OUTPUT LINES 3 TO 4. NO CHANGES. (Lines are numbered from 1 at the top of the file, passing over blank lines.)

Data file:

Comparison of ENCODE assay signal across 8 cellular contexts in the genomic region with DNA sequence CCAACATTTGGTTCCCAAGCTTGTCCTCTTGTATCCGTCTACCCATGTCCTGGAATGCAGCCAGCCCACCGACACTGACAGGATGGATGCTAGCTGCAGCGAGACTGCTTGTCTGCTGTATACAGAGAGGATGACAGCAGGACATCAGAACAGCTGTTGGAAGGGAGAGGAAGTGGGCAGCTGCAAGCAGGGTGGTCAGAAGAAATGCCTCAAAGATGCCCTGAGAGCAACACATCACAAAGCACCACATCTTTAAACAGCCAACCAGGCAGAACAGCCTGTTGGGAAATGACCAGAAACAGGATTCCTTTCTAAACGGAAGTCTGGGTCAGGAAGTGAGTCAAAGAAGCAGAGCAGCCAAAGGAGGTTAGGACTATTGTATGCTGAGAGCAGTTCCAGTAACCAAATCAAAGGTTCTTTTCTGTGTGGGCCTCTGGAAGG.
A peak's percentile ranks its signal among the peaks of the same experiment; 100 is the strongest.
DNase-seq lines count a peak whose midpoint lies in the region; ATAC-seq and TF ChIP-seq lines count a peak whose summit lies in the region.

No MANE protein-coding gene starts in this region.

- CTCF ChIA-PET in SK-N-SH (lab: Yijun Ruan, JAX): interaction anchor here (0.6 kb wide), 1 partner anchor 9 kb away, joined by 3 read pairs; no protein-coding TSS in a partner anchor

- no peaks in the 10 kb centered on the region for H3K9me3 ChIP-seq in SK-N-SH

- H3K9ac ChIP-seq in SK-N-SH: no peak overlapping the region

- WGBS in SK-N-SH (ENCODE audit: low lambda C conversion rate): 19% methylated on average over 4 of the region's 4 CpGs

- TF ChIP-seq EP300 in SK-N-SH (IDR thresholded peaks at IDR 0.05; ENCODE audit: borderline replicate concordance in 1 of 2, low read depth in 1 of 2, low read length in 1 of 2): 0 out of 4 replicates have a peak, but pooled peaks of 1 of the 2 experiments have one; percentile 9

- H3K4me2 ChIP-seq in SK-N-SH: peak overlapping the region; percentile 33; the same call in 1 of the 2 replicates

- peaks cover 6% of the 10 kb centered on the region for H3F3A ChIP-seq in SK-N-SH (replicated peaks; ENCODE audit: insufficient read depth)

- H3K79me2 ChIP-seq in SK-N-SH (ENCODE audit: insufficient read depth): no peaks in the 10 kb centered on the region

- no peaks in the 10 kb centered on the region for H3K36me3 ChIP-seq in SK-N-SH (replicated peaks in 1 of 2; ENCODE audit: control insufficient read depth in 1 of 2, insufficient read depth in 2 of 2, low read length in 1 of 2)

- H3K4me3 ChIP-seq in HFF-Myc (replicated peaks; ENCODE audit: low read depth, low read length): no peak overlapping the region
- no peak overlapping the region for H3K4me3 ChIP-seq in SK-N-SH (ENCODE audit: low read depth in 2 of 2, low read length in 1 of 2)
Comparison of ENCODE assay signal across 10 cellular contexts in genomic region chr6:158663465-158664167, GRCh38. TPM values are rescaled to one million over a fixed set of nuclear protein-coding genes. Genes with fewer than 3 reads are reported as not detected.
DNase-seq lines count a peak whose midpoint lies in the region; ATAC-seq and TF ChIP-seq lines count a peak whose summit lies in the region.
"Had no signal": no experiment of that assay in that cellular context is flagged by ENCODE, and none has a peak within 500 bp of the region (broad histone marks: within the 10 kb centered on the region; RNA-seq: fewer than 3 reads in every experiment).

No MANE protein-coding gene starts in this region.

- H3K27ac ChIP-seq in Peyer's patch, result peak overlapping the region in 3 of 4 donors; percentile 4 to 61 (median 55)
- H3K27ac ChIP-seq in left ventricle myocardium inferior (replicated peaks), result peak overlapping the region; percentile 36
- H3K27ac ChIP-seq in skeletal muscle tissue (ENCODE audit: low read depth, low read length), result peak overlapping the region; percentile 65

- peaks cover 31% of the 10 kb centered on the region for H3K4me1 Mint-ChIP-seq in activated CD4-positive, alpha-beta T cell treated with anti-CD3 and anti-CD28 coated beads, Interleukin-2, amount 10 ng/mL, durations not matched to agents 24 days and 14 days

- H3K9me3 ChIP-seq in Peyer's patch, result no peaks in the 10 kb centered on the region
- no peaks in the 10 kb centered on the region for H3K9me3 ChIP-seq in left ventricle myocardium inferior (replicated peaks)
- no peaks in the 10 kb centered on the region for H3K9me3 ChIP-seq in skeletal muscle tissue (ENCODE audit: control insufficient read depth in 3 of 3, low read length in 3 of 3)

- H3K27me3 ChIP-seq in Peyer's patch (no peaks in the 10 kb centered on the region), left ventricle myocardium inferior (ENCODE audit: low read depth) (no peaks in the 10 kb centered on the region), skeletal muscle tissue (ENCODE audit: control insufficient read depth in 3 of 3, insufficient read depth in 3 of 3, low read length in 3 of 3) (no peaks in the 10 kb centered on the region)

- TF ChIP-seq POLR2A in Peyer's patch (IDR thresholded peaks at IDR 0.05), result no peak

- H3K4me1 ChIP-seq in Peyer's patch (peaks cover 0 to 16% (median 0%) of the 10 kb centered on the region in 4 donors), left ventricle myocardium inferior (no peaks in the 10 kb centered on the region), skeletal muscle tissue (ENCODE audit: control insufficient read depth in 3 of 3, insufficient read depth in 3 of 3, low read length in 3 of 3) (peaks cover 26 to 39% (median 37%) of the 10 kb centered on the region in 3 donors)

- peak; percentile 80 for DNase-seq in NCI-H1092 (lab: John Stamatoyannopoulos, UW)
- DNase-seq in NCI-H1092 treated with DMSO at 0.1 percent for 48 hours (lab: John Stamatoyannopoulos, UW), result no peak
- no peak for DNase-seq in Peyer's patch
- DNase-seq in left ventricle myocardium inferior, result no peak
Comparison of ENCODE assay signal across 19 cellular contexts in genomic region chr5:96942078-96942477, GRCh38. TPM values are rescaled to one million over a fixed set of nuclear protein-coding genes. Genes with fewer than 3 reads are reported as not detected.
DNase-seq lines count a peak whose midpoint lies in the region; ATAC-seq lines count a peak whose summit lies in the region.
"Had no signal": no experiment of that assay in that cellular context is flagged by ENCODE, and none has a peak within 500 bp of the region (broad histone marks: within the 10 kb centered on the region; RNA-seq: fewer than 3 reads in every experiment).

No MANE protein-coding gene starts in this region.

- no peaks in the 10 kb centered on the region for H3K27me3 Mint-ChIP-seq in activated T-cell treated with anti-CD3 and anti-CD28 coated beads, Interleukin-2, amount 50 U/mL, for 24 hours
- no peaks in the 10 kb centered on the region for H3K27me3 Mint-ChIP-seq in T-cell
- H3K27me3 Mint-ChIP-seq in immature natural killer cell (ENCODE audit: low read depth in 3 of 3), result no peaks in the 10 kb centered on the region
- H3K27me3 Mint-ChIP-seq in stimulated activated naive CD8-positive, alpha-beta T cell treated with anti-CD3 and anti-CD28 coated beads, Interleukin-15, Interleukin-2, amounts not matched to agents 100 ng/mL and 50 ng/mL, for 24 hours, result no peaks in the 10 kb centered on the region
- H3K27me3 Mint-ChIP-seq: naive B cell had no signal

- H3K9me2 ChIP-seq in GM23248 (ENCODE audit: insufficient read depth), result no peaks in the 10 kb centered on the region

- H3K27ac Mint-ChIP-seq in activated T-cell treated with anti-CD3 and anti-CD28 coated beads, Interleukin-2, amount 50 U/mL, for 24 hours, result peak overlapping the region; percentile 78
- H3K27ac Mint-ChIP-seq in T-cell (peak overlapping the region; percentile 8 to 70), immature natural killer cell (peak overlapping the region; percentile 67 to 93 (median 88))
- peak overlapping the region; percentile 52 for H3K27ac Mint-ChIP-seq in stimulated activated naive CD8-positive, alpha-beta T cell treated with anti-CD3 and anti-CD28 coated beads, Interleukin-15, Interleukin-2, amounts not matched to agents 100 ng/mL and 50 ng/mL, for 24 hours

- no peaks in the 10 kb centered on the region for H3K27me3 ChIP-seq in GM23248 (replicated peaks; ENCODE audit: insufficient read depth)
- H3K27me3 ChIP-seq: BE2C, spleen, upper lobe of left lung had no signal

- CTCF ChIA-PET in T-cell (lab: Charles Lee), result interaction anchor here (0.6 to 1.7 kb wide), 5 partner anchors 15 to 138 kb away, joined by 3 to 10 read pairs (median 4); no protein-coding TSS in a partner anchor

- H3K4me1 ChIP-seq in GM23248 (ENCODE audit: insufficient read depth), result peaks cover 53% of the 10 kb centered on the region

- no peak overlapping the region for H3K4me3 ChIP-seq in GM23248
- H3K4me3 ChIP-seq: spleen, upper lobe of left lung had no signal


DNase-seq lines count a peak whose midpoint lies in the region; ATAC-seq and TF ChIP-seq lines count a peak whose summit lies in the region.

No MANE protein-coding gene starts in this region.